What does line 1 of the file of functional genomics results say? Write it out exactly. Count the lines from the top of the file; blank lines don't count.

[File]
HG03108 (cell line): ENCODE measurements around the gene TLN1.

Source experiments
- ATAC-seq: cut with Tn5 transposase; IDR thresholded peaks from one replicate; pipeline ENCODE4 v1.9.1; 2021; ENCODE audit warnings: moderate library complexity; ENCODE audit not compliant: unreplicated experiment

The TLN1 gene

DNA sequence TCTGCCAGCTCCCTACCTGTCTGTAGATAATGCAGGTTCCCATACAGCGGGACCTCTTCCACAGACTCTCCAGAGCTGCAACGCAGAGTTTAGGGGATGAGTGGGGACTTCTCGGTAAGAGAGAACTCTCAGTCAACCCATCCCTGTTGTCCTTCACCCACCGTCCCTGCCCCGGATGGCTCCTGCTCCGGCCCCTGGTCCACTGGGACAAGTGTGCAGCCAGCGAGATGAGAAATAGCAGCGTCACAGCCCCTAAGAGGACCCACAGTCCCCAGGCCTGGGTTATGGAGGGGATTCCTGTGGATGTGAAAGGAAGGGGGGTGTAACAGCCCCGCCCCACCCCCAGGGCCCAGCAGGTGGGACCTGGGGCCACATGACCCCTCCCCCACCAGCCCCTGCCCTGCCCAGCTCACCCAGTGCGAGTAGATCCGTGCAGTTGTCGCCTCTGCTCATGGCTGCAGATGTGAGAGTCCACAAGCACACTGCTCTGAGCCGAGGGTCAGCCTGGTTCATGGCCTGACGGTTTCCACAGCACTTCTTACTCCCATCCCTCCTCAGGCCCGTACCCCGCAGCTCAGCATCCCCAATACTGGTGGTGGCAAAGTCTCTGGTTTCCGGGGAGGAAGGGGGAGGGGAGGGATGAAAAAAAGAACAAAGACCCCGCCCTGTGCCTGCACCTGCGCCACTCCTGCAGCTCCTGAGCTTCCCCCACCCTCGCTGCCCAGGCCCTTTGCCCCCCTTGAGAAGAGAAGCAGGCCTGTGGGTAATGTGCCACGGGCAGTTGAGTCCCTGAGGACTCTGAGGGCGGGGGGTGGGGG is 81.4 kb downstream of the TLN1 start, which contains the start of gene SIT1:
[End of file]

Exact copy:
HG03108 (cell line): ENCODE measurements around the gene TLN1.